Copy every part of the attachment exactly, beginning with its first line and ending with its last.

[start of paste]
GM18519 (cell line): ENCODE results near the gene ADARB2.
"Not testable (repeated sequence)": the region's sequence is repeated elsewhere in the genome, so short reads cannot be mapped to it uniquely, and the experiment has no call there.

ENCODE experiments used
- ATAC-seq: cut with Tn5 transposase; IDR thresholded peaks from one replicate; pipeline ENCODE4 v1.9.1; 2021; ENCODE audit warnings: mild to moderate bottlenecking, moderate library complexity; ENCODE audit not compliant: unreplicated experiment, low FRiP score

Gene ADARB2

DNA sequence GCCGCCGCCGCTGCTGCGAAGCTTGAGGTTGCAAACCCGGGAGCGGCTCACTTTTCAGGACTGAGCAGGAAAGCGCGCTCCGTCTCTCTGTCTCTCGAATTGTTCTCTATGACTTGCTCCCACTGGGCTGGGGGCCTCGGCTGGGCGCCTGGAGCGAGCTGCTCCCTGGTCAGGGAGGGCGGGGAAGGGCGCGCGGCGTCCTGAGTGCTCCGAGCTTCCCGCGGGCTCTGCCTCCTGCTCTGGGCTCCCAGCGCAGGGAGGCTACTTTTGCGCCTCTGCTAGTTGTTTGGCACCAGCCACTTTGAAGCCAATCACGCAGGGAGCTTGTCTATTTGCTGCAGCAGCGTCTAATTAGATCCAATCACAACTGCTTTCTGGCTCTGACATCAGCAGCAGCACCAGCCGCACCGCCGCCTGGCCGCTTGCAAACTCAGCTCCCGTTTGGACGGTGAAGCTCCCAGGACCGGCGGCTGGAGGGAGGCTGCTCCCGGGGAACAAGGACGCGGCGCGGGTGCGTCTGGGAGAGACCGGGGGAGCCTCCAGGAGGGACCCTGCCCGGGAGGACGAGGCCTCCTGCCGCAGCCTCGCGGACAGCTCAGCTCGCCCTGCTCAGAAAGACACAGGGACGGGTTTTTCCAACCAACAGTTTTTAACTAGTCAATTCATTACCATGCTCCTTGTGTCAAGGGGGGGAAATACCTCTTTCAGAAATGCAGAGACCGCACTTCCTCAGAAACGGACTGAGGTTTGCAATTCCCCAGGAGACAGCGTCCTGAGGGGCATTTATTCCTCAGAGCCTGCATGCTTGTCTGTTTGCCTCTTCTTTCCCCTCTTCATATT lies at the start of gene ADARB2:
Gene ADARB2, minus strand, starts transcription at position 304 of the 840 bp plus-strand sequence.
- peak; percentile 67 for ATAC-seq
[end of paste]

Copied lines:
GM18519 (cell line): ENCODE results near the gene ADARB2.
"Not testable (repeated sequence)": the region's sequence is repeated elsewhere in the genome, so short reads cannot be mapped to it uniquely, and the experiment has no call there.

ENCODE experiments used
- ATAC-seq: cut with Tn5 transposase; IDR thresholded peaks from one replicate; pipeline ENCODE4 v1.9.1; 2021; ENCODE audit warnings: mild to moderate bottlenecking, moderate library complexity; ENCODE audit not compliant: unreplicated experiment, low FRiP score

Gene ADARB2

DNA sequence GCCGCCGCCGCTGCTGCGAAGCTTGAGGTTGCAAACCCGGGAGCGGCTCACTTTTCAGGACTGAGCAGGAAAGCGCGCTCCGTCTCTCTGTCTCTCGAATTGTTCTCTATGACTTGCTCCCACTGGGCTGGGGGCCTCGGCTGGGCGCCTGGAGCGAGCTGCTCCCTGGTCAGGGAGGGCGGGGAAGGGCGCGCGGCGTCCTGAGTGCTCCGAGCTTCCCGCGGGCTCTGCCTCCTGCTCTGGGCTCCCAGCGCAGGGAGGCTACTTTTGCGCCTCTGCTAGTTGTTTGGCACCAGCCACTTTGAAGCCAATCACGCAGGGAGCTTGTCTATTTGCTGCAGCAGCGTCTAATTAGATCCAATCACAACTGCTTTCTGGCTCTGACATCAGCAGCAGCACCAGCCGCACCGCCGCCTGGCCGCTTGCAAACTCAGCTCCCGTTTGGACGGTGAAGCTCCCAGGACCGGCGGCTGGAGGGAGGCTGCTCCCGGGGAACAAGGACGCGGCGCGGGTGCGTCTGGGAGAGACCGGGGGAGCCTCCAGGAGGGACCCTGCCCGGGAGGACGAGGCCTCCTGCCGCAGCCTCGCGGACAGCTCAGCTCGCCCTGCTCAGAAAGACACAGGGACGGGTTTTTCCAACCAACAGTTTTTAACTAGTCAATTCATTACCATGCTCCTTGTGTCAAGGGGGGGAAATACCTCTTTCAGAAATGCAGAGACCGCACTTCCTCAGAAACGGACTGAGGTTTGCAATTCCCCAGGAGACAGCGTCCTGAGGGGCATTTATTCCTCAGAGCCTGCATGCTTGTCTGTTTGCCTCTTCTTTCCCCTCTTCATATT lies at the start of gene ADARB2:
Gene ADARB2, minus strand, starts transcription at position 304 of the 840 bp plus-strand sequence.
- peak; percentile 67 for ATAC-seq